Aug. 1 (Bloomberg) -- The pound fell, extending its decline to a fourth week versus the dollar, after an industry report showed U.K. manufacturing output grew at the slowest pace in a year in July.
Sterling also weakened against the euro as a separate report showed a gauge of manufacturing in the 18-nation region expanded at the same pace last month as in June. U.K. government bonds advanced with Treasuries, erasing earlier declines, after a report showing the U.S. added fewer jobs in July than economists forecast led investors to reduce bets on higher Federal Reserve interest rates.
“With weak data, sterling will be pressured lower,” said Roberto Mialich, a senior currency strategist at UniCredit SpA in Milan. “The firmer dollar or disappointing U.K. data -- as emerged of late -- may keep the pound on a sluggish tone.”
The pound fell 0.3 percent to $1.6836 at 4:37 p.m. London time after touching $1.6814, the lowest since June 12. The U.K. currency declined 0.8 percent this week. It may “slide to the edge of $1.68 or slightly lower,” UniCredit’s Mialich said.
Sterling depreciated 0.6 percent to 79.80 pence per euro, extending this week’s drop to 0.9 percent.
The purchasing managers’ index of U.K. manufacturing slipped to 55.4 from a revised 57.2 in June, according to Markit Economics. The median forecast of economists in a Bloomberg survey was for a reading of 57.2. Markit’s euro-area factory report showed the index at 51.8 in July.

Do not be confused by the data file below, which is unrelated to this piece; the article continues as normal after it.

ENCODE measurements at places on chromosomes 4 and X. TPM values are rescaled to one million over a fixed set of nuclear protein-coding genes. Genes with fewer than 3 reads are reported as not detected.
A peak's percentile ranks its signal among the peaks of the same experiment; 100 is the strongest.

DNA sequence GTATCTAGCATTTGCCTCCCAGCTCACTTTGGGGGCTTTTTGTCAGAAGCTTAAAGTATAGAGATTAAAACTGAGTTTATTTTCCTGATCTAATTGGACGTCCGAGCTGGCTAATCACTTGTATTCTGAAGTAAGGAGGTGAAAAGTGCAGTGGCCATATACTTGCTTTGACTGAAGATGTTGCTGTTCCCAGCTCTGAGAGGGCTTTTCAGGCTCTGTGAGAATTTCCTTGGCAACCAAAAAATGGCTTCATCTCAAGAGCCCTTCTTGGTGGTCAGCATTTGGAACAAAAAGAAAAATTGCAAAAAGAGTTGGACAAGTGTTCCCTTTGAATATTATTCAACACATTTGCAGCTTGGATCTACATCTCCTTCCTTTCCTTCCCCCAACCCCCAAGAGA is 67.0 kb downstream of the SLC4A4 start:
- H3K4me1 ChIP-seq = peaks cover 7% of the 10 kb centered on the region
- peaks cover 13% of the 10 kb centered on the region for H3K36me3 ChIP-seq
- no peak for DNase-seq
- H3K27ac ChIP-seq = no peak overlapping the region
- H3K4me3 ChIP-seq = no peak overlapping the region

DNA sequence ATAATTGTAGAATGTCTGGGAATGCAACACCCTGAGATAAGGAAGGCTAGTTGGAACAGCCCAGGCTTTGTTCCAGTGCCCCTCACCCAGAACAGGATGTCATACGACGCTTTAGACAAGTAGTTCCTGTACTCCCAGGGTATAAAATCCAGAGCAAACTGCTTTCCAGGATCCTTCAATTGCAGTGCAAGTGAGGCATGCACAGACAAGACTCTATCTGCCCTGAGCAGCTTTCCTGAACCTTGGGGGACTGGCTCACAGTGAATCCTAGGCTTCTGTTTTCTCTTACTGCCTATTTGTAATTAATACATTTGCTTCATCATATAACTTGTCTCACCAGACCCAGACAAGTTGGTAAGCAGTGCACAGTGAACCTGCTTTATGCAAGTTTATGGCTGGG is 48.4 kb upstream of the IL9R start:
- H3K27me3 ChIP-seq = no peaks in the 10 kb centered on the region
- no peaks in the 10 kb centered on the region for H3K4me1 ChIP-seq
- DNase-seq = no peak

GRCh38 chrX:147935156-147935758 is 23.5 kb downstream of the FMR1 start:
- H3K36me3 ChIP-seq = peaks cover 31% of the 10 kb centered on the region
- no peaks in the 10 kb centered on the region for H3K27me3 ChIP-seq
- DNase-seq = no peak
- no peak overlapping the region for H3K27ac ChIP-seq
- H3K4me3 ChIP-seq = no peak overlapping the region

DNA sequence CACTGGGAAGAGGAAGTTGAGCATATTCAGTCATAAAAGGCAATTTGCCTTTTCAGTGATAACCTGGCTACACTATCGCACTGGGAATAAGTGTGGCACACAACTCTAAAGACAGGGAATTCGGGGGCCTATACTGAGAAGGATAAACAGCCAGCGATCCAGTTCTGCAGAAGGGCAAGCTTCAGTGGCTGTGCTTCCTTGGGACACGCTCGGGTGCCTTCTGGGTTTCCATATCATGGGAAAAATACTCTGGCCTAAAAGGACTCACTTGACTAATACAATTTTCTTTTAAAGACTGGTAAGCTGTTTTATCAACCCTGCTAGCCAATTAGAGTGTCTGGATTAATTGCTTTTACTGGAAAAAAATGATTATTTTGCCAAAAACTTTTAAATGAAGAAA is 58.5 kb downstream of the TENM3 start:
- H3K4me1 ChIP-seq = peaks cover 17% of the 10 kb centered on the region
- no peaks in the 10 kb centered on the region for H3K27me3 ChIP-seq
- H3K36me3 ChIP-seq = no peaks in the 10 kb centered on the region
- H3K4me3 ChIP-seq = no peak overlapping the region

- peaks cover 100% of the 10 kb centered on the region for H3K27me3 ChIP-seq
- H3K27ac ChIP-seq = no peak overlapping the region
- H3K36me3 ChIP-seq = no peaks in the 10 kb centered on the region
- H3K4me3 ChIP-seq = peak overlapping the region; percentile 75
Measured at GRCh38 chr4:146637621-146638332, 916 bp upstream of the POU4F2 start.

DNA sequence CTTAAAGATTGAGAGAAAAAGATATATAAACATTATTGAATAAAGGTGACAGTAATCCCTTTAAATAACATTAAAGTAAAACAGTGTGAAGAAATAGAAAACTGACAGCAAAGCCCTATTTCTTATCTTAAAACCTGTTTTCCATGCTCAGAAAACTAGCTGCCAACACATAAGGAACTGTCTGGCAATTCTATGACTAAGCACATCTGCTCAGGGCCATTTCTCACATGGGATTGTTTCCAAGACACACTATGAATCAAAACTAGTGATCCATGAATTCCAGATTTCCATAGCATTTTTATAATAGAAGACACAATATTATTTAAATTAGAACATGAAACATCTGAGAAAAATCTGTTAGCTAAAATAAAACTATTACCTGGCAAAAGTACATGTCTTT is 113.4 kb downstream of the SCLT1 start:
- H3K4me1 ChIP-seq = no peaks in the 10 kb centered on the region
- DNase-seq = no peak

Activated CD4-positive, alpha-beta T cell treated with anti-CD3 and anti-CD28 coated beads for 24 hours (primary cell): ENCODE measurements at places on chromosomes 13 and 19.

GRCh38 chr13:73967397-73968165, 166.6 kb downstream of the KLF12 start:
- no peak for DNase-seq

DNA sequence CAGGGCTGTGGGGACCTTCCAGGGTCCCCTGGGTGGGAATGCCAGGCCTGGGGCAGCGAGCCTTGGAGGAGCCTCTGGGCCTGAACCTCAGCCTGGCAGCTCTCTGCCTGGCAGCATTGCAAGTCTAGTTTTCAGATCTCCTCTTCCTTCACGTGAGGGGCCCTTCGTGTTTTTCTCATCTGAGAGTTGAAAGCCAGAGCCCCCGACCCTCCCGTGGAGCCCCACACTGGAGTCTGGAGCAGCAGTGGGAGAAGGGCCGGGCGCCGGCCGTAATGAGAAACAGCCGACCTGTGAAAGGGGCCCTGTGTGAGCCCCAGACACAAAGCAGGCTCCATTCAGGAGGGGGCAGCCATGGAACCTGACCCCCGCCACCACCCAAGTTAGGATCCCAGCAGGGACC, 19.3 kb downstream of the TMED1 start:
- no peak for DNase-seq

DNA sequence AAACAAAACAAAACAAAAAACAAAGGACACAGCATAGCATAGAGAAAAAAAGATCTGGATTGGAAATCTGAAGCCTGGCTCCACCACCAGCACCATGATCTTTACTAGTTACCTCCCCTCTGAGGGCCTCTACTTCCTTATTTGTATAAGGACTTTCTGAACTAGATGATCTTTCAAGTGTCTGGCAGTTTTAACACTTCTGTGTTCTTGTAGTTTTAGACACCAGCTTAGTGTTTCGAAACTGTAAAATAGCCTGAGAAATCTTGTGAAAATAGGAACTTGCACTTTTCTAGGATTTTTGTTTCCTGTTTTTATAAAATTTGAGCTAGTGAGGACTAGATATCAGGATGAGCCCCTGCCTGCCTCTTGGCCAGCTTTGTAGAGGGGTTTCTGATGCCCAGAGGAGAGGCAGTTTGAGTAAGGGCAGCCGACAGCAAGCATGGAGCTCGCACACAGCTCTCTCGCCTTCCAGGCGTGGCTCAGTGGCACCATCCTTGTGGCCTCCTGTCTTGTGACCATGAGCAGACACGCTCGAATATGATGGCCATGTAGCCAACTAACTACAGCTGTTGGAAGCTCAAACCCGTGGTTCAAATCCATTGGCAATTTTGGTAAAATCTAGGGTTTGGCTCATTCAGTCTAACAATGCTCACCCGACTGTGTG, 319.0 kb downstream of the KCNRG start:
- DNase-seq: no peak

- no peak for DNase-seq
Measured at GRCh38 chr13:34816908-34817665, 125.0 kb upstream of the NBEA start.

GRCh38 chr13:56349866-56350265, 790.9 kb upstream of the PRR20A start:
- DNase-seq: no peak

Sterling has strengthened 1.8 percent in the past three months, according to Bloomberg Correlation-Weighted Indexes. The dollar has gained 2.1 percent, while the euro slid 1.4 percent.
Ten-year gilt yields declined the most in two weeks after the employment reports.
U.S. employers added 209,000 jobs in July after a revised 298,000 gain in June and the unemployment rate rose to 6.2 percent, figures from the Labor Department in Washington showed. The median forecast in a Bloomberg survey of analysts was for a 230,000 increase in payrolls.
Today’s data also showed average hourly earnings were unchanged in July. They were up 2 percent over the past 12 months. Economists had forecast a 2.2 percent gain.
“The disappointment on average hourly earnings is what took the steam out of the market’s sails,” said Richard Kelly, a senior strategist at Toronto-Dominion Bank in London. “The market would have been fine with over 200,000 jobs if it had just seen some wage growth behind it.”
The 10-year gilt yield fell five basis points, or 0.05 percentage point, to 2.55 percent after earlier rising to as high as 2.63 percent. The 2.25 percent bond due in September 2023 rose 0.429, or 4.29 pounds per 1,000-pound face amount, to 97.60.
Treasury 10-year note yields dropped six basis points to 2.5 percent after rising as much as three basis points before the jobs data.
Gilts returned 4.7 percent this year through yesterday, Bloomberg World Bond Indexes show. Treasuries gained 3.2 percent and German securities earned 5.5 percent.
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